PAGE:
June 2, 2020

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Making way for fun

Behind the scenes of well-maintained snowmobile trails is a crew of dedicated volunteers

Hey there, time traveller!
This article was published 25/2/2019 (463 days ago), so information in it may no longer be current.

Saying that Glen Ell’s volunteer work involves getting up early is an understatement.

A founding member of the Springfield Pathfinders Snowmobile Club, Ell wakes up at 1 a.m. once a week so that by 2 a.m. he can start a 10-hour shift grooming the club’s trails.

PHIL HOSSACK / WINNIPEG FREE PRESS</p><p>Glen Ell volunteers as a trail groomer with the Springfield Pathfinders and helps maintain around 140 kilometres of trails.</p></p>


Glen Ell volunteers as a trail groomer with the Springfield Pathfinders and helps maintain around 140 kilometres of trails.

"I enjoy doing this," says Ell, a retired carpenter who lives in the RM of Springfield. "When you’re grooming the trails and sledders go by and they give you the thumbs up, it’s just great to see. They’re satisfied with the work."

The Springfield Pathfinders formed in 1992 with the purpose of convincing local authorities to allow snowmobilers access to the Town of Oakbank.

Today, the club’s objectives include promoting membership and providing snowmobile-related recreational activities.

The club maintains about 140 kilometres of trails that cover the Springfield municipality, including Oakbank, Anola, Tyndall and St. Rita.

Ell, 66, has held just about every position possible in the club, including serving two years as president.

He got hooked on snowmobiling in 1976.

"When you’re riding a sled... you forget everything else that’s happening in your life," he says.

Darcy Wyborn, a member of the Sprucewoods Snowdrifters in southwestern Manitoba, enjoys snowmobiling for similar reasons.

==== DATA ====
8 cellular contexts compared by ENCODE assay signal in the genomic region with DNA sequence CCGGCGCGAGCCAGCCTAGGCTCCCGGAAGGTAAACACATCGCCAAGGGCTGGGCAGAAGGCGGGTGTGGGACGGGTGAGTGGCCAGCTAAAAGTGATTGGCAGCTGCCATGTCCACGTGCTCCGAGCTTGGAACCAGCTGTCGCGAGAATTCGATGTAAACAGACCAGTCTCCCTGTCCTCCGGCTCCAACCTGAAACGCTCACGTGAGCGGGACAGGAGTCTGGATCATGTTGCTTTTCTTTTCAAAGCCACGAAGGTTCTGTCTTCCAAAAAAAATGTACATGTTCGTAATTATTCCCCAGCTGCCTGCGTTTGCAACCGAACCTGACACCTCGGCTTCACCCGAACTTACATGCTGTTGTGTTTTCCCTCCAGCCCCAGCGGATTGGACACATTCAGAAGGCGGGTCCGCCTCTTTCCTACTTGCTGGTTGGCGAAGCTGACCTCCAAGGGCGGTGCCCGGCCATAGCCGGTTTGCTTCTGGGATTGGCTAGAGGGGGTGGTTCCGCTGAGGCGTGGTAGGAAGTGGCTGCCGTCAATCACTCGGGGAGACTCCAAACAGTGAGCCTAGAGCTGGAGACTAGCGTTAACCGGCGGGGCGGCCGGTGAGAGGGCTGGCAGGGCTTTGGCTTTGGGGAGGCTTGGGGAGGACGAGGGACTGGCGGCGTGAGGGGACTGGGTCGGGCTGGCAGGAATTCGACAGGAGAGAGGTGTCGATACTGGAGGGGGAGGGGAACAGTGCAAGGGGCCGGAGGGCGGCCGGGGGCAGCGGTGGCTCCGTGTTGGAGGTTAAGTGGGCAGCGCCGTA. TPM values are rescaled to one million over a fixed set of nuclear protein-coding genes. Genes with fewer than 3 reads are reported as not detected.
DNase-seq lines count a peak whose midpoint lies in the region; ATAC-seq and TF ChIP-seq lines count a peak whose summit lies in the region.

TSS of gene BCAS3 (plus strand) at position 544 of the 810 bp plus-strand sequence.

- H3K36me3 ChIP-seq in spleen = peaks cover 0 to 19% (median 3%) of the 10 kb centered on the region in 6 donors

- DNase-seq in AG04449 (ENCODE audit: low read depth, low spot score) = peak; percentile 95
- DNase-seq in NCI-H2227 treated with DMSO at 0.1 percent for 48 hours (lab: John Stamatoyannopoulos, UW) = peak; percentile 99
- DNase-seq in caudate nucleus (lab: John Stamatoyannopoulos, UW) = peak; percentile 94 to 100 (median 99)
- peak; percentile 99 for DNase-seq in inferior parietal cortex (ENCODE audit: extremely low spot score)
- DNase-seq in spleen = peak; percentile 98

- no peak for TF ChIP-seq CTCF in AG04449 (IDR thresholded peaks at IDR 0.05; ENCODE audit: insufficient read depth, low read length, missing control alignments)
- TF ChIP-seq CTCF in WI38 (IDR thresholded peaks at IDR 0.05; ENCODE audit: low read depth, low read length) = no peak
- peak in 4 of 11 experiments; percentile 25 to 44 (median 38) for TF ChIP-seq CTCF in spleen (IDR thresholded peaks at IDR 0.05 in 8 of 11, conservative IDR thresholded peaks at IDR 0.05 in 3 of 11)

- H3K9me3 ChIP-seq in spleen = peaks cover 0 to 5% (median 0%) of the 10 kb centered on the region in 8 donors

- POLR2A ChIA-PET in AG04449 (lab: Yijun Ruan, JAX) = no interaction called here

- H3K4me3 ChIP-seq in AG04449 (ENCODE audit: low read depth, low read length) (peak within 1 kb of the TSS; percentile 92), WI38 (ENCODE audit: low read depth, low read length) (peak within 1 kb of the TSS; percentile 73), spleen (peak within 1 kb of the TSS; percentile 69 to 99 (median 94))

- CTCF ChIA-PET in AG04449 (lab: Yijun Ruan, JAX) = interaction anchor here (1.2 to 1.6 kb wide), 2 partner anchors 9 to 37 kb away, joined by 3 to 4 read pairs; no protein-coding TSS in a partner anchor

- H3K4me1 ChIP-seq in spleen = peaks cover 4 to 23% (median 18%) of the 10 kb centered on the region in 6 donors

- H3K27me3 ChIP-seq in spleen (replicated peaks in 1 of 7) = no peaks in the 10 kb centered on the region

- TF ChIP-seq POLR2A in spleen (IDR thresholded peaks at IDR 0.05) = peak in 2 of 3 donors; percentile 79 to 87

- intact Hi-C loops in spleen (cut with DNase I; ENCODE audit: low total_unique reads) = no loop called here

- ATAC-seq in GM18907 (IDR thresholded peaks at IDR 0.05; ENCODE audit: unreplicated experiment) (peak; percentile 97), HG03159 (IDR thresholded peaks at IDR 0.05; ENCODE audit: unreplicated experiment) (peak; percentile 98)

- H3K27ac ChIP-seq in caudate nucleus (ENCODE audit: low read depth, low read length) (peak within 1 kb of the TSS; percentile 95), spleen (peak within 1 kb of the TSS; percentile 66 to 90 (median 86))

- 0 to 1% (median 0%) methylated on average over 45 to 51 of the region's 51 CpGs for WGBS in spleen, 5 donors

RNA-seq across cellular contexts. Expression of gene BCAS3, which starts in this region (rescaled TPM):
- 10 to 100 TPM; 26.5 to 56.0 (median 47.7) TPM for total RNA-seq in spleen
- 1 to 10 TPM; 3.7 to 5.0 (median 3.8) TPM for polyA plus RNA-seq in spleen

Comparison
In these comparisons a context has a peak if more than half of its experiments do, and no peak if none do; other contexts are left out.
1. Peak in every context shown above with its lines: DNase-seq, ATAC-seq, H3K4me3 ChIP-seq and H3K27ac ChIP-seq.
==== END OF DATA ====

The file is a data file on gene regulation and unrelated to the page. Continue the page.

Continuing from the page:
"You get to explore some countryside that you would never see from the road, and wildlife you’d never see from the road either," says Wyborn, who lives near Brandon.

The 51-year-old mechanic started snowmobiling in 1999 and has been actively involved as a volunteer since 2001.

He spent seven years as president and treasurer of the Valleyview Sno-Riders club and currently serves as director of Snowmobile Manitoba’s (Snoman) western region.

Snoman provides leadership and support to its 52 member clubs, helping them maintain roughly 12,000 kilometres of trails throughout the province.

Ensuring that the trails are environmentally responsible and well-maintained with correct signage is paramount.

The trails include more than 150 warming shelters that require upkeep.

"I truly believe snowmobiling is a family sport out there, and the trails make it that," says Wyborn, who turns every snowmobiling activity he can into an adventure with his wife, Tracy, and their two daughters, Jessica and Miranda.

"When my kids were younger, it was the opportunity to get them out of the house and get some fresh air so they weren’t sitting in front of the TV," Wyborn says, adding that his brother and parents would often join them. "It was truly a family outing."

Volunteers like Wyborn and Ell are key to Snoman’s success, says Yvonne Rideout, the organization’s executive director.

Snoman has approximately 5,000 members and relies on about 3,000 volunteers throughout its trail system.

"Giving of one’s time lends to one’s well-being... and it certainly fights boredom," says Rideout, who volunteers for a few different organizations herself. "I know, for me, it allows me to share my talents, abilities and experiences, while at the same time learning new skills from other volunteers."

She encourages anyone who is interested in volunteering to contact their local snowmobile club, or to get in touch with Snoman by calling 204-940-SLED (7533) or emailing info@snoman.mb.ca.

"We’re always eager to have volunteers join us and to learn how snowmobiling works, and get out there and help us run the trails," she says.

If you know a special volunteer, please contact aaron.epp@gmail.com.


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